Christmas Memories

The Gift of Meeting My Father

Editors Note: This Christmas memory was shared with us willingly but the author of this story has asked that we keep her name confidential. Thus, the names in the story below have been changed.

I was adopted 51 years ago.

It was my fortunate lot to be given to a family who loved me. My parents, who could not bear children, were thrilled when they adopted me. I wanted for nothing. I have known nothing but love all the days of my life.

When I learned at about age 7 that I was adopted it created a hole in me I did not understand. My mother chose to tell me and I am not sure why she did. Later she explained it was just something she felt she needed to do. I know she was afraid I would eventually find out about it and I think she feared for how I would take it.

As a parent, I do not know how I would handle it. But for me then as a child I was filled with nothing but questions. Those questions became more pronounced as I grew, especially during my teen and young adult years. Then they became a full blown crisis when I learned I was expecting my first child.

There were times when I pressed my parents for information. The truth of the matter was they did not really know much about my birth parents. They could not answer my questions and they could not tell me the story of what brought me into the world.

Believe it or not, the Christmas story every year was something difficult for me to hear. Jesus was an adopted child but he knew all about how he came into the world, unusual as that was. My story was unusual too but I did not know it. That nagged at me.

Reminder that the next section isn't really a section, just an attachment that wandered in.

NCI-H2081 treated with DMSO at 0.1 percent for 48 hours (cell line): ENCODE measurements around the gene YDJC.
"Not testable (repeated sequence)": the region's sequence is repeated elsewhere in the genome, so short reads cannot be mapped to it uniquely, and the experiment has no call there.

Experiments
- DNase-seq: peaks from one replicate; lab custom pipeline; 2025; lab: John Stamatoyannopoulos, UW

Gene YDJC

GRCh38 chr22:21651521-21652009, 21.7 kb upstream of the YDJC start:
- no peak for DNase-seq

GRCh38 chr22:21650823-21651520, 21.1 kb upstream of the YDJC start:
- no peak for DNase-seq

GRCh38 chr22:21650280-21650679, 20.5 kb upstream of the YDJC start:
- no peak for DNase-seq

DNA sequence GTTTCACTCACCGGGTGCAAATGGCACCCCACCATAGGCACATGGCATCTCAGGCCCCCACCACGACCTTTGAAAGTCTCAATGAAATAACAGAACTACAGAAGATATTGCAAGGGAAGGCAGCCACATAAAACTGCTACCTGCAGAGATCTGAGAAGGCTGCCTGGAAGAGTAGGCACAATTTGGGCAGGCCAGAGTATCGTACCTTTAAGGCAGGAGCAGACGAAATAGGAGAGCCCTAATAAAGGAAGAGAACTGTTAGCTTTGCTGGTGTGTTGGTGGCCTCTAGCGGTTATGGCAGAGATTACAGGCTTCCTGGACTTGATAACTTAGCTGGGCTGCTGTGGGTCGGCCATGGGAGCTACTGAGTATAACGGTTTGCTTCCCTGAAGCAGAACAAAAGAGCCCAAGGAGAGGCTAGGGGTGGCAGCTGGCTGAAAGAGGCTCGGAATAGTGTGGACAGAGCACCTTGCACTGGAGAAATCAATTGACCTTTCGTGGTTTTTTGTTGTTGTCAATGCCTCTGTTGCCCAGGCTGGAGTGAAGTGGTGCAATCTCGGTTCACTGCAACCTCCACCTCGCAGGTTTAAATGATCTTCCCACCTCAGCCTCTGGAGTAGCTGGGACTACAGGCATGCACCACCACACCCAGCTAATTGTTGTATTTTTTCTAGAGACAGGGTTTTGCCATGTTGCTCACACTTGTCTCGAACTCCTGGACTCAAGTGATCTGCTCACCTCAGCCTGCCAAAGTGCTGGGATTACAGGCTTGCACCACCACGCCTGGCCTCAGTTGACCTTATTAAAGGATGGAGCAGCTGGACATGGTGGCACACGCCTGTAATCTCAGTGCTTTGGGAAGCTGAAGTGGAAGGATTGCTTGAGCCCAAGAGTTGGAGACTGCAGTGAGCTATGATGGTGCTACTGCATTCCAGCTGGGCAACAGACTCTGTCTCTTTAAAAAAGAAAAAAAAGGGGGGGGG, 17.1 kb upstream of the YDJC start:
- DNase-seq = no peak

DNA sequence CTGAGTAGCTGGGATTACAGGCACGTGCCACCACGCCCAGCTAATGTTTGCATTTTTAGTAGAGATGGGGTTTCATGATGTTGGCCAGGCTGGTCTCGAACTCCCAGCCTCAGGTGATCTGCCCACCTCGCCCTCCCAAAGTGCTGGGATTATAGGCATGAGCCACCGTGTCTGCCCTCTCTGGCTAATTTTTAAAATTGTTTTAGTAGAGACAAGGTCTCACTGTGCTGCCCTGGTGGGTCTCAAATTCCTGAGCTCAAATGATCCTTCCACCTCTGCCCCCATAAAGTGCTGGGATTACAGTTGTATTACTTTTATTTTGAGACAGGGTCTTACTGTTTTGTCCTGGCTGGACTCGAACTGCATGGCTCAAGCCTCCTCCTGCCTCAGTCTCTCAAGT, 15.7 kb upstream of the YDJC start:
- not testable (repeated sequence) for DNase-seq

I wanted to know so much who my birth mother was, what happened to her and why she gave me up. I wanted to know who my birth father was and why he could not raise me.

I went to college, married and started a family of my own. The questions were always there. I can recall fearing for what to say to my unborn child about his unknown grandparents. There was no history to share. It pained me greatly to know that my questions would extend to another generation, and to every generation thereafter.

My parents were always kind to me and so very sympathetic. My mother once cried when she saw how much this whole thing hurt me. I know it was never their intent for me to feel this way and I feel bad knowing now that I hurt them through my questions. They did all they could to raise me with love.

What they did not understand was that my questions, my hurt, and my need to know were something I did not hold them responsible for and that I did not expect them to do anything about. I just needed to know.

It took me a long time to come to that. When my first was born I talked about it a little with my Mom. Then again when my second and third children were born. But with each passing year, and the changes that came in our lives, I put the whole thing off. Over time, that hole got bigger and my questions became deeper.